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I have a system that we have recently developed - a web application over a SQL server database. The SQL server database has been set up to be a 'multi-tenant' database, with many different 'installations' of our web site accessing the same database.

We have another application that runs along similar lines, the main difference being that it has many different 'installations' all accessing their own seperate databases.

All these websites run on the same server and all the databases reside in the same SQL server instance.

Each of our clients would have one of each of these systems and up to this point, we have had some fairly light integration between these two systems, which has been handled via web service calls.

We now have a new change that is going to require me to return a list of data from the multi-tenant system, but filter it based on criteria stored in the databases of the other system. I can see a few ways of doing this, but was wondering if anybody had any bright ideas:

  1. Web service again - don't like this idea, as it means taking a list of data and making a call for each individual item, which is both slow and ugly.

  2. Writing some dynamic SQL within the database layer to do a join on .dbo.table, which is also a bit ugly, and can be hard to maintain.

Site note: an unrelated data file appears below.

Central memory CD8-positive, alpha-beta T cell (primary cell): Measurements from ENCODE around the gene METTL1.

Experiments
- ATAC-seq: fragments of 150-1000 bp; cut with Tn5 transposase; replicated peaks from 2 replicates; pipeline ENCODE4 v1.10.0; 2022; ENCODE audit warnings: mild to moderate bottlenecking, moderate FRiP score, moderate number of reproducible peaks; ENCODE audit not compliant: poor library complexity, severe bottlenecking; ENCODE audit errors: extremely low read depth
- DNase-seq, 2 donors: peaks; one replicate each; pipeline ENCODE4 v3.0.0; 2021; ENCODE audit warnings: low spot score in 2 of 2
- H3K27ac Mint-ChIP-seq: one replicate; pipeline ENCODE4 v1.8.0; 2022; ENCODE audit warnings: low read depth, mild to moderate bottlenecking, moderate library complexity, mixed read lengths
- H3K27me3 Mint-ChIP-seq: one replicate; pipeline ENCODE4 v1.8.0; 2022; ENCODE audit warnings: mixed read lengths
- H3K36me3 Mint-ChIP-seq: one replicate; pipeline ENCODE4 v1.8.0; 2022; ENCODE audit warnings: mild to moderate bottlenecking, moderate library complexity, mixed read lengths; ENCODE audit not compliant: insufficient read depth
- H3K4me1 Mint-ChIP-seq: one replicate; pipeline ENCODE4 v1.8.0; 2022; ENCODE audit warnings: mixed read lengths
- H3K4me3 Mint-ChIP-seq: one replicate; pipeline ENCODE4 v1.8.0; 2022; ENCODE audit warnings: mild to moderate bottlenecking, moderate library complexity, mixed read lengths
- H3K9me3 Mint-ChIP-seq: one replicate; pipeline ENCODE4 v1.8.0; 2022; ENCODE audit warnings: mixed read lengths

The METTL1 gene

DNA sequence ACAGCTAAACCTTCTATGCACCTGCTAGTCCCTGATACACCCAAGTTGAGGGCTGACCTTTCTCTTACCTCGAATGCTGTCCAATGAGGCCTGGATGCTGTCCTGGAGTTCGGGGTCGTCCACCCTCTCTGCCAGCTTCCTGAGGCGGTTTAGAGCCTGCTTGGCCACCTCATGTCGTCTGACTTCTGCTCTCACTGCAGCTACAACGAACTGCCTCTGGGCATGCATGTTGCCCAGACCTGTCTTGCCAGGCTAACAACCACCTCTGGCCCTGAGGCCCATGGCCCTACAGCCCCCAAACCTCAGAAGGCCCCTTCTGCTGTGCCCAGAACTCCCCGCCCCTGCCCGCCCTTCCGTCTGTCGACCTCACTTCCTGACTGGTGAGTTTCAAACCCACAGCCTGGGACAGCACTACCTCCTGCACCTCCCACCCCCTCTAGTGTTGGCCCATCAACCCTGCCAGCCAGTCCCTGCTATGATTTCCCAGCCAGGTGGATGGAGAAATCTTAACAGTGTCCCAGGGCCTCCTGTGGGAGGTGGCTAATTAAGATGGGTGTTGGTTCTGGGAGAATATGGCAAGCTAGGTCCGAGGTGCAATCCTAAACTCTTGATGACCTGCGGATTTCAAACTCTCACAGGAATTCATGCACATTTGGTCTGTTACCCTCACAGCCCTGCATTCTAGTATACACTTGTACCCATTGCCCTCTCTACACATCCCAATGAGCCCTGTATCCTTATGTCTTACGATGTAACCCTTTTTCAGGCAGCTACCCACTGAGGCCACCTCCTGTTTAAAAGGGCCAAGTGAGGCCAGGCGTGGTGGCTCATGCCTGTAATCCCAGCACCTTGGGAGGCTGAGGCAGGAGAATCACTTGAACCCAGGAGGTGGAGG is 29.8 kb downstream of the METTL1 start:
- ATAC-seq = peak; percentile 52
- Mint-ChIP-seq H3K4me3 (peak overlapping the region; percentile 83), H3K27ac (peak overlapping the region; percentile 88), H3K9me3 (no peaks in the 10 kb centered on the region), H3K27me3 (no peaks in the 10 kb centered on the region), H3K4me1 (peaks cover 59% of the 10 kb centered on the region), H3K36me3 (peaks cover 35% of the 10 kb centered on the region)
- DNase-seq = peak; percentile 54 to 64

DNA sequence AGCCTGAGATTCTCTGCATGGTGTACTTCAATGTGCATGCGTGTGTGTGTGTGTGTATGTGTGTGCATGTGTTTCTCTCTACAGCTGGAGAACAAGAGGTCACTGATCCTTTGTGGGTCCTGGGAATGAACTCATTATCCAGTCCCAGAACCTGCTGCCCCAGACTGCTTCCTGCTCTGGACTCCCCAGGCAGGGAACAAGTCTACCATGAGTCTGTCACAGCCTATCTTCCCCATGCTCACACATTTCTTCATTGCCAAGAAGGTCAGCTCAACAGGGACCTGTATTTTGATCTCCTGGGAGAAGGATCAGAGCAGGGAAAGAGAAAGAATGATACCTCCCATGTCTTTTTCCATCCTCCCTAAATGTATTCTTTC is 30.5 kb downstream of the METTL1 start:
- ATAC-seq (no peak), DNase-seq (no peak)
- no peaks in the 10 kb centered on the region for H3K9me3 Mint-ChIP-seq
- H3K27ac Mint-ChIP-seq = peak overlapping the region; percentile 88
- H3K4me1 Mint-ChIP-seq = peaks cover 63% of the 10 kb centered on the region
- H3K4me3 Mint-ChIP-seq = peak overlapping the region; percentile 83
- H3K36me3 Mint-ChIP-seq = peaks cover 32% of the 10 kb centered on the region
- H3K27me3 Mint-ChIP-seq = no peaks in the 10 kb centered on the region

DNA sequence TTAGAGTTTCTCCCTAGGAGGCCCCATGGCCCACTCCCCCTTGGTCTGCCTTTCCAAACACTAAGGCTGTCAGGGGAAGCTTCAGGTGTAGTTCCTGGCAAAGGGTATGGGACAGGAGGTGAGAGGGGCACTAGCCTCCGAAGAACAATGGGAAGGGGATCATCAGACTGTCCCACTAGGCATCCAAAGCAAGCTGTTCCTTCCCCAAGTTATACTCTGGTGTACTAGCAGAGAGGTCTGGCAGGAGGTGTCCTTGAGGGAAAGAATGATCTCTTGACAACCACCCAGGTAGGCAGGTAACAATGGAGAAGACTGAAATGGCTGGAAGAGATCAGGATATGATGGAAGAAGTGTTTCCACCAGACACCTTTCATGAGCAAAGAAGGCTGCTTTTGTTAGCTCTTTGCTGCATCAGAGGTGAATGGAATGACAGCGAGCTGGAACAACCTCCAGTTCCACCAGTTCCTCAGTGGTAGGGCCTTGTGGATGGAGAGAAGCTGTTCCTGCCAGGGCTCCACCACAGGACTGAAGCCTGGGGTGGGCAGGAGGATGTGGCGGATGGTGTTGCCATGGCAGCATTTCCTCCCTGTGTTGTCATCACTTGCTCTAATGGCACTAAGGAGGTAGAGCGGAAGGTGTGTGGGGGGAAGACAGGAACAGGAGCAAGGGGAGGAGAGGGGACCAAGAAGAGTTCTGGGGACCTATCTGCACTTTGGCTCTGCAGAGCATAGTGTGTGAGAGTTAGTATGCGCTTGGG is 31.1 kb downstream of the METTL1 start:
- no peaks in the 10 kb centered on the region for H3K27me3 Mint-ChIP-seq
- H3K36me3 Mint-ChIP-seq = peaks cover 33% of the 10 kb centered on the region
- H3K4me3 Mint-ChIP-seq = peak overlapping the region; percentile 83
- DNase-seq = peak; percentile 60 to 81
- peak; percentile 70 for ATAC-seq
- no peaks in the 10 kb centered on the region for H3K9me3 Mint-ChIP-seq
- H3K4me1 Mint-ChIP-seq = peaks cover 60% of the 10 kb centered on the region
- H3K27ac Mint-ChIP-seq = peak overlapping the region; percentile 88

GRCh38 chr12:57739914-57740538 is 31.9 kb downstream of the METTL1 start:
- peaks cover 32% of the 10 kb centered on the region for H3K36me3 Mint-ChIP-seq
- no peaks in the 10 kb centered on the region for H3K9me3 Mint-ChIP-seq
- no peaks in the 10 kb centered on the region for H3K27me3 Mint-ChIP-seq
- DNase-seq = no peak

3. Replicate the data from one database to the other. This is where I am tending towards, however there then comes a risk of the data getting out of sync.

I'd like to do something clever about views in my multi-tenant database, but I don't want to have to create a seperate set of views each time we create a new database for the second system...

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2 Answers 2

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depending on business size I go with #1 or #2.

#1 is more scalabe and good for heterogenus clients but harder to implement and maintain. Since you do't have public APIs you can go to #2.

#2 needs an expert DBA and very error-prone

#3 is the worst solution IMO since redundacy would happen and it's hard to resolve later.

What I suggest is a short-term plan and a long-term plan. In short term use #1 or #2 and at the same time redesign your database. Then you can add new data model to system and it can coexist with legacy dbase. When you are insure of it's functionality switch to new db but still remain lgacy system. And finally when new db has no problem after a while exit the legacy db from circuit.

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Don't change the data model. It's risky. Just make another abstract wrapper over it.

You can replicate database on another server and let this new wrapper work with copy of data. If any data corruption happened, simply restore to main copy.

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